While bullying has always been particularly problematic among teenagers, cyberbullying can be even more harmful. With the widespread use of social media and messaging, this problem may be the most dangerous form of bullying to date. What some might not realize is that it can also be a crime.
Yes, it can be. Cyberbullying offenses fall under Indiana's crimes of harassment, intimidation, and stalking. All of these offenses can occur by use of electronic communications. Intimidation and stalking carry the possibility of felony penalties.
A person who uses electronic communications or devices to harass, intimidate, or stalk someone can face the following charges and penalties in Indiana.
A person commits a class B misdemeanor by sending an electronic communication to another person with the intent of harassing, annoying, or alarming them (with no legitimate reason). This law also covers intentionally trying to harass someone by electronically transmitting obscene, indecent, or profane messages to them.
A class B misdemeanor carries a potential jail sentence of up to 180 days and a $1,000 fine.
(Ind. Code §§ 35-45-2-2, 35-50-3-3 (2023).)
Indiana also makes it a crime to communicate threats of bodily harm, unlawful restraint, property damage, other criminal acts, or exposure to hate, contempt, disgrace, or ridicule, intending to make the recipient fear the threats will be carried out.
Intimidation crimes start as class A misdemeanors, punishable by up to a year in jail and a $5,000 fine. Threats communicated using school computers or equipment are Level 6 felonies. A person convicted of a Level 6 felony faces a prison sentence of 6 months to 2 ½ years, plus a $10,000 fine.
(Ind. Code §§ 35-45-2-1, 35-50-2-7, 35-50-3-2 (2023).)
More severe or repeated acts of harassment can lead to felony stalking charges.
Stalking charges apply when a person intentionally and repeatedly harasses another in such a manner that it causes the person to reasonably feel terrorized, frightened, intimidated, or threatened. Harassing activity can include:
A person convicted of stalking faces a Level 6 felony, punishable by up to 2 ½ years in prison. However, stalking increases to a Level 5 felony if any of the following are true:
Having a prior stalking conviction involving the same victim bumps up the offense to a Level 4 felony.
Being convicted of a Level 5 felony means a possible prison sentence of one to six years. For a Level 4 felony, the maximum prison sentence increases to 12 years.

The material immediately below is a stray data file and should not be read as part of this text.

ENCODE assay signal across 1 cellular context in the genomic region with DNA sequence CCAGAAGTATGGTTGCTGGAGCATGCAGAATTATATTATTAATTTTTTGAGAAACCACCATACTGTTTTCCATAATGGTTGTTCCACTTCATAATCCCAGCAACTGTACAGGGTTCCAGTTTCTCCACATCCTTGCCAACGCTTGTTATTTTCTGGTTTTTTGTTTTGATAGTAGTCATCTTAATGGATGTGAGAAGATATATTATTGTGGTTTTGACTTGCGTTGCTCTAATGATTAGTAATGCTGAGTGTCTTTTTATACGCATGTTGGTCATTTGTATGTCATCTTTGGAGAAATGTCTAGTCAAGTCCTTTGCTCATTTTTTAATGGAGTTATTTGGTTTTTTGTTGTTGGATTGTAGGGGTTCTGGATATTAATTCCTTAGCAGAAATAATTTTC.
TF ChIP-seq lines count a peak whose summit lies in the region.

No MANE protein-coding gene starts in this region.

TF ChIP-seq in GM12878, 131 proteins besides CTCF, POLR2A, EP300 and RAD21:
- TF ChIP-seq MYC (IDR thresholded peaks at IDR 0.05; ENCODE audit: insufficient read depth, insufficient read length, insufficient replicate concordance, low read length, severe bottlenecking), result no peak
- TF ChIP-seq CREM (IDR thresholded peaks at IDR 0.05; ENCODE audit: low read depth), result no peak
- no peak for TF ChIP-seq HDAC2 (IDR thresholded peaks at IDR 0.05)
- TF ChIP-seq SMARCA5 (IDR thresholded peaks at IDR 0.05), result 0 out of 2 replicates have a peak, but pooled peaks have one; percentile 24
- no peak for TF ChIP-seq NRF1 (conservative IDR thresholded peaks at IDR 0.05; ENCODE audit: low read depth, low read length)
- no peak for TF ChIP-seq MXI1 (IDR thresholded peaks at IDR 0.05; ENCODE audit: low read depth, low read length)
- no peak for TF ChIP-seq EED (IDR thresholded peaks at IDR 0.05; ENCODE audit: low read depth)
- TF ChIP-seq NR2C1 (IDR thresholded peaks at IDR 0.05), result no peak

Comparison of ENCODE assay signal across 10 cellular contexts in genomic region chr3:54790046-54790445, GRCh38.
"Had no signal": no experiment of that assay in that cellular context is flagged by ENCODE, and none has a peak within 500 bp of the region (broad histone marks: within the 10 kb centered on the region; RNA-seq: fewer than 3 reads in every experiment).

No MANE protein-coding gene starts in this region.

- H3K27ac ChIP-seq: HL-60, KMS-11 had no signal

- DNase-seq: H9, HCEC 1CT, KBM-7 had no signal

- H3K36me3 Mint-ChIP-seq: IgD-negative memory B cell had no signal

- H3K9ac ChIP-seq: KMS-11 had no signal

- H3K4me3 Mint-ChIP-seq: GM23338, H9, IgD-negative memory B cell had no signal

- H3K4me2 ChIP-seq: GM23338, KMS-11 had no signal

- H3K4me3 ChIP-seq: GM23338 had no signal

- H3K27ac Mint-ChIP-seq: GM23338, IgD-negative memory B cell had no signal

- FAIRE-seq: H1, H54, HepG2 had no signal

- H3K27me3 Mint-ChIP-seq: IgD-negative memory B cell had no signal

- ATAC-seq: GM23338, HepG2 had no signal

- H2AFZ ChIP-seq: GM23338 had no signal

(Ind. Code §§ 35-45-10-1, 5-45-10-2-, 5-45-10-3, 5-45-10-10, 35-50-2-5.5, 35-50-2-6 (2023).)
Common defenses to charges of harassment, intimidation, and stalking include claiming that free speech protections apply or establishing that a victim's reaction was unreasonable.
Free speech. The First Amendment protects freedom of speech and expression, but this protection is not absolute. Speech that poses an immediate threat to others is not protected. Nonviolent and non-threatening speech or conduct is generally protected even if it's unpopular or offensive to others. The line between protected speech and unprotected speech can be a fine one and may be worth exploring as a defense if there's ambiguity.
Unreasonable reaction. Indiana's harassment and stalking laws require proof that the victim's fearful reaction was reasonable. If a victim had a hypersensitive reaction to the conduct involved, a defendant may have a defense that the prosecution cannot meet its burden of proving all the elements of the crime. For instance, being upset over a rude and nasty comment does not rise to the level of reasonably fearing for one's safety.
Teens younger than 18 generally fall under the jurisdiction of the juvenile court in Indiana. Older teens will go to adult court.
For first-time offenders or minor offenses, a prosecutor might offer diversion to the juvenile. Diversion keeps a juvenile out of the formal court system, but the juvenile must abide by the diversion terms and stay out of trouble.
If a juvenile ends up in the formal court process, they can face an adjudication hearing. Juvenile court judges generally have more discretion than adult court judges when it comes to "sentencing" teens. A judge might order the teen to report to a probation officer, attend counseling, complete educational courses, or abide by curfews. The judge can also prohibit the teen from having contact with victims and may order the parents to attend counseling as well. Juvenile detention options are usually a last resort or for egregious offenses.
A teenager aged 18 or 19 will face charges in adult court. While sentencing alternatives are also available in adult court, so is jail or prison time.
(Ind. Code §§ 31-37-1-1, 31-37-8.5-1, 31-37-19-1, 31-37-19-5 (2023).)
If you face criminal or juvenile charges related to bullying, talk with an experienced criminal defense attorney. For a juvenile defendant, it's a good idea to find an attorney who defends juvenile cases.